To celebrate the launch of the inaugural Wildscreen Photo Story Panda Award at this year’s Wildscreen Festival, Arkive is getting to know the award’s amazing jury, who are themselves international photography professionals. Here we meet Jasper Doest.
Tell us a little bit about yourself?
I was born and raised close to Rotterdam in The Netherlands and that’s where I still live. I cover nature and conservation stories, always aiming for a creative angle to make an emotional link with my audience.
As a WWF ambassador and a fellow of the International League of Conservation Photographers (iLCP), my photographs have received multiple awards and appeared in numerous international journals and books, including National Geographic Magazine, GEO and Smithsonian Magazine.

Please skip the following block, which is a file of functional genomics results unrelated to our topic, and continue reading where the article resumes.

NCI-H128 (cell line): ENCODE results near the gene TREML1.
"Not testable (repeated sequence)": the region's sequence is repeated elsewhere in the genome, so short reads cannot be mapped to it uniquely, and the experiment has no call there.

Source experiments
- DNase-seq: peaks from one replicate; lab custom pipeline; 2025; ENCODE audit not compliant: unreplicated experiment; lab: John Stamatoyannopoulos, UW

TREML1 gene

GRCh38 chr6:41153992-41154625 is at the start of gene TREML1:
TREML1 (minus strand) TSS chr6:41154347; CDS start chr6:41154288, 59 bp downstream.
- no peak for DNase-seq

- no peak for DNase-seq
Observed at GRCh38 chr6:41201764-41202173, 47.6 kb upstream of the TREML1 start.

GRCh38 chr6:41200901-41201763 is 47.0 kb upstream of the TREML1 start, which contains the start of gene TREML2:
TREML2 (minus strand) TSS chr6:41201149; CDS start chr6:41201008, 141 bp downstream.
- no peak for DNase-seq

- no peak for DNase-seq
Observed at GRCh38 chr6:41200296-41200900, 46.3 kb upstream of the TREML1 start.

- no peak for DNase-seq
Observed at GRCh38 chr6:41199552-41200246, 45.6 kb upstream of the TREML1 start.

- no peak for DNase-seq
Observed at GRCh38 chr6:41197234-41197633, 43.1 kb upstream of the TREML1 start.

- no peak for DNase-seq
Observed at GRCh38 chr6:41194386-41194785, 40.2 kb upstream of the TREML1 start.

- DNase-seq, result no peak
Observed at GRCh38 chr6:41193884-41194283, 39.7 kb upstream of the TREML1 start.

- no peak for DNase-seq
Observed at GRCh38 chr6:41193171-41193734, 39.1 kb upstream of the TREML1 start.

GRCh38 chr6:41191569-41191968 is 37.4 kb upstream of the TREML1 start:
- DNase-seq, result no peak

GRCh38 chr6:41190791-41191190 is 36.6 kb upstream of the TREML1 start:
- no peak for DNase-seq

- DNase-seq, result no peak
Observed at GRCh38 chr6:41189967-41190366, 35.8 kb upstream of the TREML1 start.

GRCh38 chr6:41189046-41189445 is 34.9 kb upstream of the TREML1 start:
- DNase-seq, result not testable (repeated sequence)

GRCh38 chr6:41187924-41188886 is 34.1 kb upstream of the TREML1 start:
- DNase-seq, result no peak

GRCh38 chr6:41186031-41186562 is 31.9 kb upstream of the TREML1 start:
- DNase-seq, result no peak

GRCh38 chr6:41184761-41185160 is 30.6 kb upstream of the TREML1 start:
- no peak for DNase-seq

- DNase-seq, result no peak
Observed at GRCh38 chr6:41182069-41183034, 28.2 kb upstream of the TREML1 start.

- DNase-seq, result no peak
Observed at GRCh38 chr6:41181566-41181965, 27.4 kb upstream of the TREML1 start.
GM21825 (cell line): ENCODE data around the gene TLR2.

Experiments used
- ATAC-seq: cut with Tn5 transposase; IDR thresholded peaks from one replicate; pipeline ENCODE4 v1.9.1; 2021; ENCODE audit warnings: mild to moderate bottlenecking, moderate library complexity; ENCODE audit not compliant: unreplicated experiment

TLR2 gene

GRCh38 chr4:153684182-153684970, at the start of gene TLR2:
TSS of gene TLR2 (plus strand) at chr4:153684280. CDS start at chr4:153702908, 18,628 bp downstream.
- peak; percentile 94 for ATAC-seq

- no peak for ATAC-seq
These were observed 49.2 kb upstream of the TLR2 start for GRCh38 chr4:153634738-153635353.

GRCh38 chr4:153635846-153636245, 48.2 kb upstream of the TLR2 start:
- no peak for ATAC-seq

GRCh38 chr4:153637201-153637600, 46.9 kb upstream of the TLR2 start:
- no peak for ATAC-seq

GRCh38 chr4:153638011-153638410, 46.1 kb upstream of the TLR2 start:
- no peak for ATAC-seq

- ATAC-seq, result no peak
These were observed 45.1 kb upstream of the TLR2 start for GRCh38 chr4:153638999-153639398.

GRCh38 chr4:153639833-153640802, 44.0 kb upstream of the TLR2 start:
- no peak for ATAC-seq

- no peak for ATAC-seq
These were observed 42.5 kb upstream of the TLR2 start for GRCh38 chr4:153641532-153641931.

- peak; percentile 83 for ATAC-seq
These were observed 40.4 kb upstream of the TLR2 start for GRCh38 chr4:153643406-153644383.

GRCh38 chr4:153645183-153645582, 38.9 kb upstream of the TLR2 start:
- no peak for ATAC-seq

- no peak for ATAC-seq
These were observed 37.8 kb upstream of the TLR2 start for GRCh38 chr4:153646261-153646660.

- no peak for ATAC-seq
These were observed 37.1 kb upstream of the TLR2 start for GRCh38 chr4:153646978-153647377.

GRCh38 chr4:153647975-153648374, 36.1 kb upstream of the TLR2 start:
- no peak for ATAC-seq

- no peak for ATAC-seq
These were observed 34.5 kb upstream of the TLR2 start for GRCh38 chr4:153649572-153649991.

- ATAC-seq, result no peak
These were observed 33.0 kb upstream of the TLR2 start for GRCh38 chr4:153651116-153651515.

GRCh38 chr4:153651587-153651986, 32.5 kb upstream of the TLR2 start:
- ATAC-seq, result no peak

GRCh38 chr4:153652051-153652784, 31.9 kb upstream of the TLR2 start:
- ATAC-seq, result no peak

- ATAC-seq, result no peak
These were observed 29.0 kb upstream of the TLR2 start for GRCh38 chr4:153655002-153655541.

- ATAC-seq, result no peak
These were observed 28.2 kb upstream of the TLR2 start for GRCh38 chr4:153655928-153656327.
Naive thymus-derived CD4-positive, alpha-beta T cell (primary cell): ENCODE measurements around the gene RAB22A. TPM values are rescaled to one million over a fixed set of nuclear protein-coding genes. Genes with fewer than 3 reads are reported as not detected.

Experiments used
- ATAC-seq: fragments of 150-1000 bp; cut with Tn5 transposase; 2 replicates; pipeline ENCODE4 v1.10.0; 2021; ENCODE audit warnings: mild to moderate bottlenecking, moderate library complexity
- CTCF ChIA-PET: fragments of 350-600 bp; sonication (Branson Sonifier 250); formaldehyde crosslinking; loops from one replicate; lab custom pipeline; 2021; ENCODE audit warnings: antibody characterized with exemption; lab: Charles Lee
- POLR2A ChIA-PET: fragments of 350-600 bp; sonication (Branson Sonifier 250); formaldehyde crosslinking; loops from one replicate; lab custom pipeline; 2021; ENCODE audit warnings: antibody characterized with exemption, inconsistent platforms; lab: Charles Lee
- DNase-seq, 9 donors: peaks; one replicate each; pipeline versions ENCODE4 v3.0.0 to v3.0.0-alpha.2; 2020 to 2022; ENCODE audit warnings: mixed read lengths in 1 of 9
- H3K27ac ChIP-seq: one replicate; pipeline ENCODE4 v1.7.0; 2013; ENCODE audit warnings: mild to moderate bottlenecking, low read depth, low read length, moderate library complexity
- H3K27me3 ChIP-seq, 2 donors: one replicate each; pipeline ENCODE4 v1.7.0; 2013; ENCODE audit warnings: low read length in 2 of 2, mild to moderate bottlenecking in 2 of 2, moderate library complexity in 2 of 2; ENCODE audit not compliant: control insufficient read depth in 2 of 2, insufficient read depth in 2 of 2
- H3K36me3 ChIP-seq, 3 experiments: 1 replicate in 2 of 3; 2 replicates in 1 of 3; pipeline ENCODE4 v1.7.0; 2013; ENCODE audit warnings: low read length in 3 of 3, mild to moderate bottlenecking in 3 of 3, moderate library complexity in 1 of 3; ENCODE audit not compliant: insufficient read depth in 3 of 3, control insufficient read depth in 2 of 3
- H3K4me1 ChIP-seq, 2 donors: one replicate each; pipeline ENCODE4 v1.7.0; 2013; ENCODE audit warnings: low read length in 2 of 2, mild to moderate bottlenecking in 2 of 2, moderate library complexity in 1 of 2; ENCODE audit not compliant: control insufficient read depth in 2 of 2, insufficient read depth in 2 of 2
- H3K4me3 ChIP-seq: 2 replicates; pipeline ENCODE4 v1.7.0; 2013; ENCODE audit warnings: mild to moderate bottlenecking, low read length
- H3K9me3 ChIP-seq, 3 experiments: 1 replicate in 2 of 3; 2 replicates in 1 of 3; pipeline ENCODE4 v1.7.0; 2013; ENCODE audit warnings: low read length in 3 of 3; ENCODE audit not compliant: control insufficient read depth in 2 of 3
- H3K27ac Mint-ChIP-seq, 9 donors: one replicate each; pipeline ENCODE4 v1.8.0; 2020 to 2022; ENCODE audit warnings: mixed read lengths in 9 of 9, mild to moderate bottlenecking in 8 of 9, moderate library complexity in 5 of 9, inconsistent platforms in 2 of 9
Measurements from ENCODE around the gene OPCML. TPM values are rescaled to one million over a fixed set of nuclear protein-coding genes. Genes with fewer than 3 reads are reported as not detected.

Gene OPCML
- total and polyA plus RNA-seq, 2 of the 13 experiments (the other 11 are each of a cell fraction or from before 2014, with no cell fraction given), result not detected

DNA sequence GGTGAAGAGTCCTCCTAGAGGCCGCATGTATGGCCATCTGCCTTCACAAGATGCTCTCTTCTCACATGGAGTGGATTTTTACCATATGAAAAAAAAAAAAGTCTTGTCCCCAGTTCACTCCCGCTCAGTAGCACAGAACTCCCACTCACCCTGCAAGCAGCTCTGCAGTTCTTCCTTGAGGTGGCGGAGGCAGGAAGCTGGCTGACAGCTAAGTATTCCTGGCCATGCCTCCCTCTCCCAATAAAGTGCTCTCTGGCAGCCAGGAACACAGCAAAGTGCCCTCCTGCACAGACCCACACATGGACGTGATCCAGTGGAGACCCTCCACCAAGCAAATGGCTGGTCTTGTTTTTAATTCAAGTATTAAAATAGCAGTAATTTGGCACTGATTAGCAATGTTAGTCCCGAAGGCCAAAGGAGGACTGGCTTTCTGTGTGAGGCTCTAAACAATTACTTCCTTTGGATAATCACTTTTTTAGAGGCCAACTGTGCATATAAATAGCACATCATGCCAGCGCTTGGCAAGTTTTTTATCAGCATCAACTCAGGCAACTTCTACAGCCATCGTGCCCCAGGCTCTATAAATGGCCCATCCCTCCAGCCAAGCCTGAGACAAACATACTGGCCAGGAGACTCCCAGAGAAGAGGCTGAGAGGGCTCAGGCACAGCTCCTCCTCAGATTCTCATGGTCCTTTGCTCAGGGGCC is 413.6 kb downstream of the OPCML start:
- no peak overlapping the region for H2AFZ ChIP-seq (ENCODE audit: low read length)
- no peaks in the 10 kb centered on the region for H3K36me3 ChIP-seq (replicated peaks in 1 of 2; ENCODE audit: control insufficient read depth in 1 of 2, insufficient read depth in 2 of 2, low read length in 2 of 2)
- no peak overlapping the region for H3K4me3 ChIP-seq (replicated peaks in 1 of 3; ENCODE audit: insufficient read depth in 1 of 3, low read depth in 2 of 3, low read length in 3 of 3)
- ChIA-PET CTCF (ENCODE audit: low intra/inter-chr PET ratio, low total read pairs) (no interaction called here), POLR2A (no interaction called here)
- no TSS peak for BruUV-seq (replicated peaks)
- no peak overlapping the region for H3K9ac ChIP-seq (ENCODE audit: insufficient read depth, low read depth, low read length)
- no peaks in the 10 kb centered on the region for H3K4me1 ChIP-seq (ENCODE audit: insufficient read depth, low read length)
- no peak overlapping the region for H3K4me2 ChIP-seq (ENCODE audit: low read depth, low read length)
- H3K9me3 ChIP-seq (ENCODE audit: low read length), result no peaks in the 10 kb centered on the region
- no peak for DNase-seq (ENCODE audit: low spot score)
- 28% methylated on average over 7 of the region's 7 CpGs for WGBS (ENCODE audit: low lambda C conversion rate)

Through my photography I’m able to give a voice to the ones that are often overlooked. As our future is on the line, we need people to start caring about our environment on a daily basis. Photographers can give a voice to the ones who cannot speak for themselves. Photographers can initiate change. That is my motivation and joy. It’s within the power of photography.When I look back at images of my childhood, photography always seemed to play a role in my life. Firstly my dad liked photography, and by the age of four I had my own Kodak Instamatic. However it wasn’t until the age of 20 that I purchased a SLR camera with my first salary, working as a laboratory assistant; I really enjoyed taking photographs, but this first camera soon ended up in the closet. When I decided to continue my studies I took a weekend job in an electronic warehouse, accidentally ending up in the camera department. I had no knowledge about the cameras whatsoever, but decided I needed to acquire some to help people choose the right camera. And from that moment on I was hooked!